Guest bloggers Dr Jessica Pauszek and Syracuse University Fellow Vincent Portillo describe their recent visit, along with their summer school students from the Syracuse University’s Studies Abroad Programme, which took place over a month between May and June 2018. This is the second in a short series written about their visit and the work they have been doing on the Federation of Worker Writers and Community Publishers. (Our own member of staff Hannah Bennet took part in the classwork.)
In our first blog post, we wrote about our student’s archival work to organize the FWWCP Collection. Their work was part of a Civic Writing course, where they explored how community groups address social concerns through writing. Students explored the Collection, now consisting of over 80 boxes of materials, choosing themes highlighted by FWWCP members to focus their reading, including: Art, Food, Gender, Literacy, LGBTQ+, Mental Health, Migration, Race/Racism, War, and Work. The goal was to find, read, and summarize texts within the FWWCP Collection that connected with major themes, while writing user guides for future academic and community researchers interested in working-class identity, community literacy, and self-publishing.
Often, we saw how the themes overlapped in exciting ways to deepen our understandings of this unique working-class collection. For example, one student, Trenna Soderling, focused her reading of the FWWCP publications on gender in the 20th century. She noted, “These publications provide great insight into the lives that these people were living . . . Overall, I’ve walked away with a wealth of new knowledge and greater understanding of working class life in 20th century England.” One publication that stuck out to Trenna was Tough Annie, which she describes as “a detailed account of a woman’s life from her time as a Suffragette to her work as a Member of Parliament.” Indeed, Tough Annie — published by Stepney Books through interviews with Kate Harding and Caroline Gibbs — describes Annie Barnes’ contributions to the Suffragette movement, as well as her future work with the Labour Party. Amongst her group of texts related to gender, Trenna also recognized intersecting concerns of domestic life, motherhood, migration, race, politics, labour, World War II, and more.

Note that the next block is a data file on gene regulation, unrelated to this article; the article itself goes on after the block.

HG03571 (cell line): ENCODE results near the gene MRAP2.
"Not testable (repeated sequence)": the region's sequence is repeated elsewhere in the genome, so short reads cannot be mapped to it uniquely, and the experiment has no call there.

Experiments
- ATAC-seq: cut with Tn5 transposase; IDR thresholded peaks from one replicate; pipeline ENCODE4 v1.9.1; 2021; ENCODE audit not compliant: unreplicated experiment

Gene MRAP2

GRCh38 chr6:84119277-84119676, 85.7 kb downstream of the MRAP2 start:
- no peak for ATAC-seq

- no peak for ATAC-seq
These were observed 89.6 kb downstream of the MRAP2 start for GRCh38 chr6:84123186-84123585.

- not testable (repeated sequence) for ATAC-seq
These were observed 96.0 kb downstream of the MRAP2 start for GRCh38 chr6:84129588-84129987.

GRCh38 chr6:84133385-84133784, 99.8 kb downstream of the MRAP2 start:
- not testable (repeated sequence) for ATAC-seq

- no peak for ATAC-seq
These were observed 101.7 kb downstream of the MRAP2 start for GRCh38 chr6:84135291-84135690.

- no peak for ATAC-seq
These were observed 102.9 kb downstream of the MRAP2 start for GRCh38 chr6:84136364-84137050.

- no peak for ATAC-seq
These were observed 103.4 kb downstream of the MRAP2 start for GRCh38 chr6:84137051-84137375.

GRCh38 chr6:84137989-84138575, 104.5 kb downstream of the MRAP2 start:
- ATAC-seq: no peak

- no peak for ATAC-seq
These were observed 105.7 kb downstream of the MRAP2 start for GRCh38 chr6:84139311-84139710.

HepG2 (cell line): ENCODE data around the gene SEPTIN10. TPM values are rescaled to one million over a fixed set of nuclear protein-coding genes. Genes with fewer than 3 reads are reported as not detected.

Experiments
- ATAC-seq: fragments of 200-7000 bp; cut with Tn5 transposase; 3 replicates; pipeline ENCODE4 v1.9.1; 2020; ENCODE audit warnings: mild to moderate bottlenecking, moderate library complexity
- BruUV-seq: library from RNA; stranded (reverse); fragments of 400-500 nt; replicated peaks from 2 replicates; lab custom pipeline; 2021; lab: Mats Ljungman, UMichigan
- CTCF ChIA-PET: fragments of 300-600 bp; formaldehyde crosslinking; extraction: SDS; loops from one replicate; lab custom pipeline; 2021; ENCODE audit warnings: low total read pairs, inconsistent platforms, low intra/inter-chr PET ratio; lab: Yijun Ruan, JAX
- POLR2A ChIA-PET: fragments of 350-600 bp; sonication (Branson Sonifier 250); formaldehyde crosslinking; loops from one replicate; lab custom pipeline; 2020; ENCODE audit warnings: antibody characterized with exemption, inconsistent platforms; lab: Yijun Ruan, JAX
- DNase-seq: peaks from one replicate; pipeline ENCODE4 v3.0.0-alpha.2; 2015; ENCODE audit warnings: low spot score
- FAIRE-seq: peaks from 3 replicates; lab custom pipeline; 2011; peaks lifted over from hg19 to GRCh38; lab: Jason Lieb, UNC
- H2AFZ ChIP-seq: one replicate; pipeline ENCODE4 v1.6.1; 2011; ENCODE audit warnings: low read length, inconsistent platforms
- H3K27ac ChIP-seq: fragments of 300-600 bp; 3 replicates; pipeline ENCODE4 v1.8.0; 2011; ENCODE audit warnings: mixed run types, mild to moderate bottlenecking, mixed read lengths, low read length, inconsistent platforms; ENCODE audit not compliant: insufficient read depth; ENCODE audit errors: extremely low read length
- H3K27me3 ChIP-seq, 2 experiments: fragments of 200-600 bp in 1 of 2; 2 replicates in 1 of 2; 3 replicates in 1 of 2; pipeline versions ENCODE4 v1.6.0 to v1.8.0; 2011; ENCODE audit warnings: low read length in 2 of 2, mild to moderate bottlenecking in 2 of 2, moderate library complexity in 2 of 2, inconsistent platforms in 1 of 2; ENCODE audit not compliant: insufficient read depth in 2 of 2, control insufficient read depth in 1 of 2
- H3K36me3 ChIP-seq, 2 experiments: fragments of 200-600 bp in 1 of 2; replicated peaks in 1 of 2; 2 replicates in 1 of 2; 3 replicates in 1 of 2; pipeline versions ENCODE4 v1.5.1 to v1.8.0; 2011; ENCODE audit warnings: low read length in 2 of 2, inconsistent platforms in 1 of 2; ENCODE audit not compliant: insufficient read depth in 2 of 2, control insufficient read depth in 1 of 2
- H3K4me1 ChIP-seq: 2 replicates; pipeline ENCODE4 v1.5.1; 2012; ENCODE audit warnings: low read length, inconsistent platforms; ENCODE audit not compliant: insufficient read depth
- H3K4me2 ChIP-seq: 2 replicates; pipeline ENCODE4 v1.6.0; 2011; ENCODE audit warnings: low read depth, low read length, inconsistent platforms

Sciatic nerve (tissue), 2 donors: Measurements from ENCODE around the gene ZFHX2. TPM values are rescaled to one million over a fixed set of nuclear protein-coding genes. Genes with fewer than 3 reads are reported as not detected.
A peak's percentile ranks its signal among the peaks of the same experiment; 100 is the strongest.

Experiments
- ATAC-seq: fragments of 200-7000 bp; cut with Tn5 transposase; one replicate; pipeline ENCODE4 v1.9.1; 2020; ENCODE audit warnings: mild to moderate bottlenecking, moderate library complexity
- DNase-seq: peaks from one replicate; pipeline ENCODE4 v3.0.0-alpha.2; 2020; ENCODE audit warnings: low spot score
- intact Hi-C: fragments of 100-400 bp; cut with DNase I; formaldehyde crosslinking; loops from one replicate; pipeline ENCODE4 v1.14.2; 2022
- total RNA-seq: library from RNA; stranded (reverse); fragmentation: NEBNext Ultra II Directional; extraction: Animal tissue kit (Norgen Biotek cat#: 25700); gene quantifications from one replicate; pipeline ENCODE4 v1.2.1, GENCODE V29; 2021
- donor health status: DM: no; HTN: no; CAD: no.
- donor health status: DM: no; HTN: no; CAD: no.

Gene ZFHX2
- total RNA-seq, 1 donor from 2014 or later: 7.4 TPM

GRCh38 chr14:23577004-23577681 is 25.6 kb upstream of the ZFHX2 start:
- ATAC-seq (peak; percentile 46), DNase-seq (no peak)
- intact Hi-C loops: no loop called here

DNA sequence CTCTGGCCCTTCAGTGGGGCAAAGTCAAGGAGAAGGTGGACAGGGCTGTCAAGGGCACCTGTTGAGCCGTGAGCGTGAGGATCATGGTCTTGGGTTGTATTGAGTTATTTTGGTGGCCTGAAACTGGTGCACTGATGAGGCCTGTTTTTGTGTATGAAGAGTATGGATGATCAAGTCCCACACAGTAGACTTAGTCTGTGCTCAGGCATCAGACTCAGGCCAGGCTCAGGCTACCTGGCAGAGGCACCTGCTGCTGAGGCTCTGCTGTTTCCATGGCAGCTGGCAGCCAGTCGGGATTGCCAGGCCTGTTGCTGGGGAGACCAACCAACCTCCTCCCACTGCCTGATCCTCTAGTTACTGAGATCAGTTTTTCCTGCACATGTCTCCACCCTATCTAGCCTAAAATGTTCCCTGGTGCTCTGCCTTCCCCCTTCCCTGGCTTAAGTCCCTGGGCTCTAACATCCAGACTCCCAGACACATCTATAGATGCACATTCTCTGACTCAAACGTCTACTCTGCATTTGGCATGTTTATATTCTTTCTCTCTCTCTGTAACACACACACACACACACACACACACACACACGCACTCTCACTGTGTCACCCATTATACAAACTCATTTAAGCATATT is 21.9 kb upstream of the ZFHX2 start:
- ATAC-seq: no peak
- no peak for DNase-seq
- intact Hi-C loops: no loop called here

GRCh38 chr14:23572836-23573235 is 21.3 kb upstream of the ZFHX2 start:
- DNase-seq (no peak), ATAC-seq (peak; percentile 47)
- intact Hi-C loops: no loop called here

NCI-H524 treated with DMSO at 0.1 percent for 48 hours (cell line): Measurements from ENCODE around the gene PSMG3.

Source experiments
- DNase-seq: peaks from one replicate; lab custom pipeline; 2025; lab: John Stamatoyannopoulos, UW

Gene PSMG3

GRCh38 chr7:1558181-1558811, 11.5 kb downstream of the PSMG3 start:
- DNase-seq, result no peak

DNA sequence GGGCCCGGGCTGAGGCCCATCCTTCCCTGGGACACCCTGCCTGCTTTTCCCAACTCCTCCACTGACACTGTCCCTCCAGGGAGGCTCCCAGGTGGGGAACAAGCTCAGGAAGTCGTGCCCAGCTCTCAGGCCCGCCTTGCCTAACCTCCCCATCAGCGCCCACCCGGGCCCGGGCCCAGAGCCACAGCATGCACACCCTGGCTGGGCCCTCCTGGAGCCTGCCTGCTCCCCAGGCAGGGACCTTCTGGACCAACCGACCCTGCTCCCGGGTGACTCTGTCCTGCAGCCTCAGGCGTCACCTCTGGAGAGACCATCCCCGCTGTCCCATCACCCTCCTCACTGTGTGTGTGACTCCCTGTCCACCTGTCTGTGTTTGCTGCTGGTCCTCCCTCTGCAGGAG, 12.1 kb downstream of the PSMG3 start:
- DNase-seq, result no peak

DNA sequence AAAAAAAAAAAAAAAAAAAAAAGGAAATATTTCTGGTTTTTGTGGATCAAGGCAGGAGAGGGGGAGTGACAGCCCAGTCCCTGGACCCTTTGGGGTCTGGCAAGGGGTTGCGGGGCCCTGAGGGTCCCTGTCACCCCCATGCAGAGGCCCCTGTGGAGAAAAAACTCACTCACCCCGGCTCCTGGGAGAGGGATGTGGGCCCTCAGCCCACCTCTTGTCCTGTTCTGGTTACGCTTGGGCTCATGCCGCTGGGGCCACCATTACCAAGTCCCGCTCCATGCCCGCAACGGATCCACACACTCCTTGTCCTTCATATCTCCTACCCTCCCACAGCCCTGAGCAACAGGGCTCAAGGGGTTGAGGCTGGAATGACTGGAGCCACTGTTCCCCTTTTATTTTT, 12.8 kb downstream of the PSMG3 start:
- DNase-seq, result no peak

Student Michelle Tiburcio also explored topics of gendered identity, but her work specifically focused on LGBTQ+ narratives. She describes the excitement of her findings: “Once I opened my first box to get started, I saw a little yellow book with words that jumped out at me: Northern Gay Writers. My heart warmed up… I spent the entire 2 and a half hours of class time reading that book. I felt like I had suddenly been invited into this new world of literature and discourse that put everything I have felt and experienced into a neatly compact published book, and I couldn’t wait to read more.”
Another publication that stood out to Michelle was Words from the Women’s Cafe: Lesbian Poetry from Word Up. Michelle noted: “I found a beautiful poem written by Lim Aii Ling about her life with her lover of over 40 years. Ling speaks about issues that many people in the LGBTQ+ community deal with constantly that often go unspoken, including issues with family acceptance and love, creating a ‘chosen’ family, and the lack of representation.”
Michelle goes on to describe the impact of Words from the Women’s Cafe and the FWWCP preservation project as a whole: “Preserving works like these can help other people — maybe future students — feel represented and not alone . . . I am happy to have contributed, even in a little way, to the preservation of the work that the FWWCP has created, and I hope that other people are lucky enough to look through those boxes someday, too.”
The FWWCP Collection contains numerous publications — poetry, prose, fiction, memoir, and interviews — that explore gender, identity, and LGBTQ+ issues. You can learn more by visiting the TUC Library. The FWWCP/FED is also on Instagram (fwwcp_collection) and at http://fwwcp.gn.apc.org.